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THTRFLM 2BB3 Designing As Devising

Academic Year: Winter 2018

Term: Winter

Day/Evening: D

Instructor: Prof. Patrick Brennan


Office: L.R. Wilson Hall 2015

Phone: 905-525-9140 x 20379

Office Hours: Ignore office and phone above. My office is LRW 2015 and I don't have a phone! Fridays 10:30 to 12:30 or by appointment in person other times during week

Course Objectives:

An introduction to techniques used to create an environment in which a specific performance can become meaningful for a particular audience. Primary areas of instruction will be the design and technical preparation of sound, lighting, and projected media. Spatial theory, visual literacy and event management will also be covered through lecture, reading and demonstration. Historic and contemporary design practice will be investigated through professional performance observance and selected reading. Workshops covering technical practice will have an emphasis on safe practice, risk assessment and collaborative communication. Although, the course will focus on theatrical practice, connections will be drawn between other areas of the performing arts that borrow on theatrical practice and technology (performance art, film, pop music, dance, opera, marketing). Students will be largely assessed on practical project work. A successful student will be critical of the process but also be an effective member of the production team. Opportunities to observe and comment on dance and musical events will help broaden the general experience.


Textbooks, Materials & Fees:

Only expense is ticket for professional productions

Method of Assessment:

Major Assignments

Honours Performance Series Production assignment. 

Each student will be assigned to a 3op6/4a06 project which are supervised closely by the course leader in his other role as Production Director of the performance venues. The students will observe and participate in activities related to the staging of this production. (Production meeting, rehearsals, set up, rehearsals, costume, set and props construction, draft performances and final shows) 3OP6 student supervisors will assist with the management of this assignment and will report on your input and this will become the basis for your participation mark. Students are expected to be active though out the term in support of the production and will provide a weekly journalling and a final individual report on their role and input to the project. Due one week after the completion of production. Assessment is based on participation (10%), weekly journal entries (5%), individual report (5%) and performance (20%).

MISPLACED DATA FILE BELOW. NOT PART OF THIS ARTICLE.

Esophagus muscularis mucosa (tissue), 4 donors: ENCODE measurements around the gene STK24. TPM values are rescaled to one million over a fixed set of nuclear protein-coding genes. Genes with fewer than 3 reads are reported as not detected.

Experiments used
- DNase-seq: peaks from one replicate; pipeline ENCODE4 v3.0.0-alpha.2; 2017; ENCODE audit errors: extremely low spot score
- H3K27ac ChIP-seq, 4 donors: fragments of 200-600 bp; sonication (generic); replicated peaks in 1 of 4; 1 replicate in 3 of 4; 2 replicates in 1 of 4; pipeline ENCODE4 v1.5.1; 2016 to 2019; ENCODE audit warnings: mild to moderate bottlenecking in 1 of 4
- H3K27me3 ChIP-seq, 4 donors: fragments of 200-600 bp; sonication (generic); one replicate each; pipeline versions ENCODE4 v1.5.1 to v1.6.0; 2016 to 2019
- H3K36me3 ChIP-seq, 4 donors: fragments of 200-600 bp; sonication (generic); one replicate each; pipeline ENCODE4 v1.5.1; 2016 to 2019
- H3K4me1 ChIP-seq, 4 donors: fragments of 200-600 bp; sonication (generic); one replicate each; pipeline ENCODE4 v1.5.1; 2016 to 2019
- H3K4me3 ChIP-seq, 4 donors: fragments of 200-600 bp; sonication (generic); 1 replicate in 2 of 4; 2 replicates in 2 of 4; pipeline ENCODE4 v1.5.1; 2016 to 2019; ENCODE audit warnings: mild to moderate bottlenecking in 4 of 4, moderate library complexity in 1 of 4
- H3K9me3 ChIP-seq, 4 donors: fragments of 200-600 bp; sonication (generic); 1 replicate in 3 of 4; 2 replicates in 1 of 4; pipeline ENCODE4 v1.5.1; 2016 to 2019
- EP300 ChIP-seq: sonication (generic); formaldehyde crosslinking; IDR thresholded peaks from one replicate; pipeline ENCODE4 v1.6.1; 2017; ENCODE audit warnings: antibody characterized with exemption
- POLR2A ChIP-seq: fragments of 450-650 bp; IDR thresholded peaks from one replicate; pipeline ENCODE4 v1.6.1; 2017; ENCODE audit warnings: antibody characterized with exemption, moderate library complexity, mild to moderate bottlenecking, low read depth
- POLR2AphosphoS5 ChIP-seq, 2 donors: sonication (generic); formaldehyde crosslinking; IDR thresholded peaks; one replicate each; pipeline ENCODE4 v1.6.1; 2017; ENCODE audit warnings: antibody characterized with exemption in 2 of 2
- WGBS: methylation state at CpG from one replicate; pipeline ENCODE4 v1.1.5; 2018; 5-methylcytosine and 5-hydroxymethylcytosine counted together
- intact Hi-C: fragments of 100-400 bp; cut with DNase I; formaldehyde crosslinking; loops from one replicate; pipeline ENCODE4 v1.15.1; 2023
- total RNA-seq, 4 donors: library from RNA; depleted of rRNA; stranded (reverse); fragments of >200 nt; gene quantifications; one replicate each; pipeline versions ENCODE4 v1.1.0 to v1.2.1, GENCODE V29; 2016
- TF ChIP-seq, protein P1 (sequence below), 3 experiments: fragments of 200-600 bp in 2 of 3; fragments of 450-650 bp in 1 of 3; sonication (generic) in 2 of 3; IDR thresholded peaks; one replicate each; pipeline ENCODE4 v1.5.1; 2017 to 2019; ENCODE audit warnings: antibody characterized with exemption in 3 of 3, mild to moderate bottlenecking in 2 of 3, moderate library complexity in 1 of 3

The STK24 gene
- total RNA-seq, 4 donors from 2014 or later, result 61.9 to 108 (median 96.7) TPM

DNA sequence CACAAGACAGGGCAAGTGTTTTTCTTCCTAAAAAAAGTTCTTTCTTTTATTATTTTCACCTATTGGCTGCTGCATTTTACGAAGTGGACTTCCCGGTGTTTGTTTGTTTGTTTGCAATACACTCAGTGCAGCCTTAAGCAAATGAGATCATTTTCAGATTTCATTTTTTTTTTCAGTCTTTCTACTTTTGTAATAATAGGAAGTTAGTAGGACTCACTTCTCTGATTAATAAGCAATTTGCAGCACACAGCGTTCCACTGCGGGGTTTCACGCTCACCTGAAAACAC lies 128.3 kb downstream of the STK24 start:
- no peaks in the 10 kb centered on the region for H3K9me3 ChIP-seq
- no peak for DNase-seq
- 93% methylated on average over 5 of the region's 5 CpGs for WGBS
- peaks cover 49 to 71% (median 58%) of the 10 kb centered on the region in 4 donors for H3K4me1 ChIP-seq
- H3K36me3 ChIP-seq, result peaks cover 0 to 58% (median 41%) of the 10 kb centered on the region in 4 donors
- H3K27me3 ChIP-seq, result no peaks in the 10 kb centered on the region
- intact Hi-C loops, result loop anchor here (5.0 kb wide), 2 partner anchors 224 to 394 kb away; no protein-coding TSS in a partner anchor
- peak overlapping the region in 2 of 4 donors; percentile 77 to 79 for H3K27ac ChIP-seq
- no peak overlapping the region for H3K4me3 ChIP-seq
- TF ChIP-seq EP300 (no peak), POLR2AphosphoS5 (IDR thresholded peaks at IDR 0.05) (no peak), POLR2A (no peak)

HPS Full Value 40% 

Scenographic Etudes  

1.Each student will create a study tool focusing on a major figure or company in theatre practice. First you will produce a page with a short distilled piece of writing on the subject and images and links to support research. Due January 21, 2018 Value 5%

2. Each student will then explore a simple physical scene with the support of lighting, costume, props and sound. This will be the result of individual research, rehearsal, technical design and performance.  It could have a direct connect to the theatre artist studied or be indirectly connected. Final assessment is based on a progressive record of development and final Etude presentation Feb 26 or March 1st, 2018. Value 30%

3. Each student will also support two other students in operation of light board and Qlab station. Value 5%

ETUDE Full Value 40%

Small Projects

A.  Looking at Light - Written assignment - Go to a gallery or Use the Web Gallery of art as a source if you don't find a useful painting in a gallery. Find a painting of a naturalistic scene which uses light to define form and mood. Describe the painting and how the artist uses light technically and artistically. Pay attention to and directly refer to Qualities of Light: Intensity & Brightness ,  Form & Distribution,  colour,  Chroma,  Hue & Value, Direction & Movement, The Language of Light (min 400 words)  Due January 28, 2018 Value 5%

B. Sound and space - Written assignment - Find three spaces on campus or in the community. Sit still facing in one direction. Listen carefully. For each space once you are in tune with your environment draw a circle and draft an image that describes the intensity and direction of ALL sound you here. Redrawn the images using colour an descriptive images and text. Please provide a brief textual description of the location and an address. Due February 11, 2018 Value 5%

C. Professional Play/Dance/opera observation - Professional Production reflection. Attend a professional production from the approved list provide supplied by lecturer. Most productions will be in Toronto but will have long runs so to allow students many opportunities to schedule an observation. Watch the production without making notes. During intermission and after the play make notes that will assist with your writing. Look for connections to the material we discuss in this course. Write a four page (Min 1000 words) commentary on design elements for the production. If one area stands out you can focus on that in greater detail. Please provide ticket stubs as proof of attendance. Due: not later than April 1st, 2018 Value 10%